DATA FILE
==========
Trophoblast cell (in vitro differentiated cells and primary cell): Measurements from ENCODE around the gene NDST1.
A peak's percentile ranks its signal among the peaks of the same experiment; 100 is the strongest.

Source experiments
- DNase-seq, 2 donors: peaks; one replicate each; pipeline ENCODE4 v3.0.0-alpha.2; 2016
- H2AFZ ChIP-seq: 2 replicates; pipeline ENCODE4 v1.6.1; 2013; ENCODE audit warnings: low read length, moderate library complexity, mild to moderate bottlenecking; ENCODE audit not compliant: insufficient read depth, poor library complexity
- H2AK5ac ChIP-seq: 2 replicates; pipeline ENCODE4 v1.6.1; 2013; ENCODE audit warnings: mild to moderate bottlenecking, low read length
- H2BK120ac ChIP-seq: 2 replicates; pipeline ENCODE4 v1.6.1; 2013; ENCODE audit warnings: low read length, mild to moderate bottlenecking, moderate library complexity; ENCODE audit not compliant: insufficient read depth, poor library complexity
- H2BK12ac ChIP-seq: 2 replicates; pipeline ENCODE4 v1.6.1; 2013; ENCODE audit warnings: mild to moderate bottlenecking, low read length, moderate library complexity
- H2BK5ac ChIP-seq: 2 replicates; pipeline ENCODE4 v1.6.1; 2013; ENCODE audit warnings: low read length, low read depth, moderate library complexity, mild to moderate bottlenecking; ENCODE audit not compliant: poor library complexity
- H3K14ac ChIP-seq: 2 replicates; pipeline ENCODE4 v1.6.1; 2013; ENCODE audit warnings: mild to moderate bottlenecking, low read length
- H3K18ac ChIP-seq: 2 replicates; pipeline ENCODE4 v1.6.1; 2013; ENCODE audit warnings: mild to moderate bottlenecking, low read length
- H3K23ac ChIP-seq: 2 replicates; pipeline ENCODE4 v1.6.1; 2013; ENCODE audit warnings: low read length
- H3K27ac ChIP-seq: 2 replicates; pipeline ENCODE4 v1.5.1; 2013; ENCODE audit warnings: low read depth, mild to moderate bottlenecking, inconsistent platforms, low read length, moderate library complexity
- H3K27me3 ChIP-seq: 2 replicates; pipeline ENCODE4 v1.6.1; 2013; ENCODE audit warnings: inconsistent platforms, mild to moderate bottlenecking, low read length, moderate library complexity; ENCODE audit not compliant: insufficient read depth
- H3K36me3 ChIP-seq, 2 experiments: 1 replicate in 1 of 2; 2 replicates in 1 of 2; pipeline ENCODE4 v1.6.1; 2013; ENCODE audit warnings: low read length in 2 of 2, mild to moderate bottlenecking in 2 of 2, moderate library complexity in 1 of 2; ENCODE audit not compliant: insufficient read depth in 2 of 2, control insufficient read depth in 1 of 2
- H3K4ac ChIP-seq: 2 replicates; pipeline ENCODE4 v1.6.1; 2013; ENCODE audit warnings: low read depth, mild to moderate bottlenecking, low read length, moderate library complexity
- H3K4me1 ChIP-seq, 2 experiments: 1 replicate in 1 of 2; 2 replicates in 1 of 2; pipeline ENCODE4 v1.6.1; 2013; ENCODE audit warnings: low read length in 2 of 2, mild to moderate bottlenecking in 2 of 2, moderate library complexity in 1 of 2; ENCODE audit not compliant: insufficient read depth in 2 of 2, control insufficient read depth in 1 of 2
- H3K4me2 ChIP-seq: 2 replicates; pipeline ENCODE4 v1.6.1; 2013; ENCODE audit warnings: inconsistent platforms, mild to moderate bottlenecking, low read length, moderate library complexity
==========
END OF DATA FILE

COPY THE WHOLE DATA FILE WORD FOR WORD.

Trophoblast cell (in vitro differentiated cells and primary cell): Measurements from ENCODE around the gene NDST1.
A peak's percentile ranks its signal among the peaks of the same experiment; 100 is the strongest.

Source experiments
- DNase-seq, 2 donors: peaks; one replicate each; pipeline ENCODE4 v3.0.0-alpha.2; 2016
- H2AFZ ChIP-seq: 2 replicates; pipeline ENCODE4 v1.6.1; 2013; ENCODE audit warnings: low read length, moderate library complexity, mild to moderate bottlenecking; ENCODE audit not compliant: insufficient read depth, poor library complexity
- H2AK5ac ChIP-seq: 2 replicates; pipeline ENCODE4 v1.6.1; 2013; ENCODE audit warnings: mild to moderate bottlenecking, low read length
- H2BK120ac ChIP-seq: 2 replicates; pipeline ENCODE4 v1.6.1; 2013; ENCODE audit warnings: low read length, mild to moderate bottlenecking, moderate library complexity; ENCODE audit not compliant: insufficient read depth, poor library complexity
- H2BK12ac ChIP-seq: 2 replicates; pipeline ENCODE4 v1.6.1; 2013; ENCODE audit warnings: mild to moderate bottlenecking, low read length, moderate library complexity
- H2BK5ac ChIP-seq: 2 replicates; pipeline ENCODE4 v1.6.1; 2013; ENCODE audit warnings: low read length, low read depth, moderate library complexity, mild to moderate bottlenecking; ENCODE audit not compliant: poor library complexity
- H3K14ac ChIP-seq: 2 replicates; pipeline ENCODE4 v1.6.1; 2013; ENCODE audit warnings: mild to moderate bottlenecking, low read length
- H3K18ac ChIP-seq: 2 replicates; pipeline ENCODE4 v1.6.1; 2013; ENCODE audit warnings: mild to moderate bottlenecking, low read length
- H3K23ac ChIP-seq: 2 replicates; pipeline ENCODE4 v1.6.1; 2013; ENCODE audit warnings: low read length
- H3K27ac ChIP-seq: 2 replicates; pipeline ENCODE4 v1.5.1; 2013; ENCODE audit warnings: low read depth, mild to moderate bottlenecking, inconsistent platforms, low read length, moderate library complexity
- H3K27me3 ChIP-seq: 2 replicates; pipeline ENCODE4 v1.6.1; 2013; ENCODE audit warnings: inconsistent platforms, mild to moderate bottlenecking, low read length, moderate library complexity; ENCODE audit not compliant: insufficient read depth
- H3K36me3 ChIP-seq, 2 experiments: 1 replicate in 1 of 2; 2 replicates in 1 of 2; pipeline ENCODE4 v1.6.1; 2013; ENCODE audit warnings: low read length in 2 of 2, mild to moderate bottlenecking in 2 of 2, moderate library complexity in 1 of 2; ENCODE audit not compliant: insufficient read depth in 2 of 2, control insufficient read depth in 1 of 2
- H3K4ac ChIP-seq: 2 replicates; pipeline ENCODE4 v1.6.1; 2013; ENCODE audit warnings: low read depth, mild to moderate bottlenecking, low read length, moderate library complexity
- H3K4me1 ChIP-seq, 2 experiments: 1 replicate in 1 of 2; 2 replicates in 1 of 2; pipeline ENCODE4 v1.6.1; 2013; ENCODE audit warnings: low read length in 2 of 2, mild to moderate bottlenecking in 2 of 2, moderate library complexity in 1 of 2; ENCODE audit not compliant: insufficient read depth in 2 of 2, control insufficient read depth in 1 of 2
- H3K4me2 ChIP-seq: 2 replicates; pipeline ENCODE4 v1.6.1; 2013; ENCODE audit warnings: inconsistent platforms, mild to moderate bottlenecking, low read length, moderate library complexity